This stamp features Harriet Quimby (1875-1912), one of the few women honored on Airmail stamps. A journalist and drama critic, she was the first American woman to receive a pilot’s license, and the first woman to fly the English Channel solo.
First Woman To Fly Across The English Channel
On April 16, 1912, Harriet Quimby became the first woman to fly across the English Channel.
Quimby was born in Arcadia, Michigan, on May 11, 1875. Her family moved to California in the early 1900s, after which she became a journalist. In 1903 she moved to New York City to take a job as a theater critic for Leslie’s Illustrated Weekly. During her nine-year career with the magazine, she reviewed plays, the circus, comedians, and the new form of entertainment – moving pictures. Traveling to Europe, Mexico, Cuba, and Egypt, she published over 250 articles.
In 1910, Quimby became interested in aviation after attending the Belmont Park International Aviation Tournament in Long Island, New York. It was there that she met John and Alfred Moisant, who ran a flying school. She began taking flying lessons and wrote about the experience for Leslie’s. The following year, on August 1, 1911, she took her pilot’s test and became the first American woman to earn an Aero Club of America aviator’s certificate. She was only the second woman in the world to receive a pilot’s license.
That same year, Quimby wrote seven screenplays that were made into short films by D.W. Griffith for Biograph studios. Quimby even had a small role in one of the films.
Quimby soon became well known as a pilot and started touring the U.S. and Mexico as an exhibition flyer. She personally designed her purple flying uniform, making her stand out among female pilots that largely wore adapted versions of men’s clothes. Quimby then became the spokesperson Vin Fiz grape soda, adorning her signature purple uniform with the company’s advertising.
By late 1911, Quimby decided that she wanted to become the first woman to fly across the English Channel. Another woman had already flown across as a passenger, but Quimby worried another might make the flight as a pilot before she got the chance. To prevent others from realizing it was her goal, Quimby secretly sailed to England in March 1912. Once she arrived, Quimby borrowed a 50-horsepower monoplane from Louis Blériot, the first man to fly across the Channel in 1909.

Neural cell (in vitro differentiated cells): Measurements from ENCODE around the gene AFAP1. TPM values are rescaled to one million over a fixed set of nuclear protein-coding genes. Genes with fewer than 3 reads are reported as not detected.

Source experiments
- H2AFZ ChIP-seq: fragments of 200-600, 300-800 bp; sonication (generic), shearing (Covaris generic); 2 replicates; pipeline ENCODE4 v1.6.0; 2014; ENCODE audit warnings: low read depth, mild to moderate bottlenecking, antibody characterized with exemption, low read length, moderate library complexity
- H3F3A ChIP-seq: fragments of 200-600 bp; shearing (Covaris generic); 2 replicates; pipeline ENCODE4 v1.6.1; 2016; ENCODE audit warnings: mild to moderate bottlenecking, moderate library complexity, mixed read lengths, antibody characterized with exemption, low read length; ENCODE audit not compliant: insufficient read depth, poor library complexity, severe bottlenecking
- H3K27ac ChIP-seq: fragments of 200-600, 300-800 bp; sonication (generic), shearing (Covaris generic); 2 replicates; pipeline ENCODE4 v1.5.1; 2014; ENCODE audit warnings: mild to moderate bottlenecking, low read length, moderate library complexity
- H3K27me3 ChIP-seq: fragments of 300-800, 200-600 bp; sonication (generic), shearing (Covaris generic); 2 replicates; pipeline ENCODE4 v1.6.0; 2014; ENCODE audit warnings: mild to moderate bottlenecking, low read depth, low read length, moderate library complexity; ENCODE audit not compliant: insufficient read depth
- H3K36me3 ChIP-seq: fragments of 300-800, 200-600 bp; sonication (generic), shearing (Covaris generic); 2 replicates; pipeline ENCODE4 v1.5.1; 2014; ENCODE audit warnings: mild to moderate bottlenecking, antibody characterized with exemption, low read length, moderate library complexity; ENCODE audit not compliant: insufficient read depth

Quimby embarked on her record flight on April 16, 1912. She took a similar route as Blériot, but in reverse. She left Dover, England at dawn, amid overcast skies that forced her to rely on compass alone. About an hour later, Quimby landed near Calais, France, about 30 miles from her intended landing spot. Though she succeeded, Quimby didn’t get the recognition she deserved at the time, because the sinking of the Titanic days before was the main focus of all the world’s newspapers.
Quimby wasn’t deterred, and returned to exhibition flying. That July, she took part in the Third Annual Boston Aviation Meet. On July 1, she took to the skies with the event’s organizer William Willard and circled the Boston Lighthouse. As they flew, the plane inexplicably lurched forward. Moments later, Willard fell out of the plane, followed shortly after by Quimby, and the pair died from the fall. It’s still unknown just what caused the plane to lurch as it did, but the accident was then toted as an example of the importance of seat belts aboard airplanes.
Though her aviation career only lasted 11 months, Quimby was a major influence for generations of female pilots, including Amelia Earhart.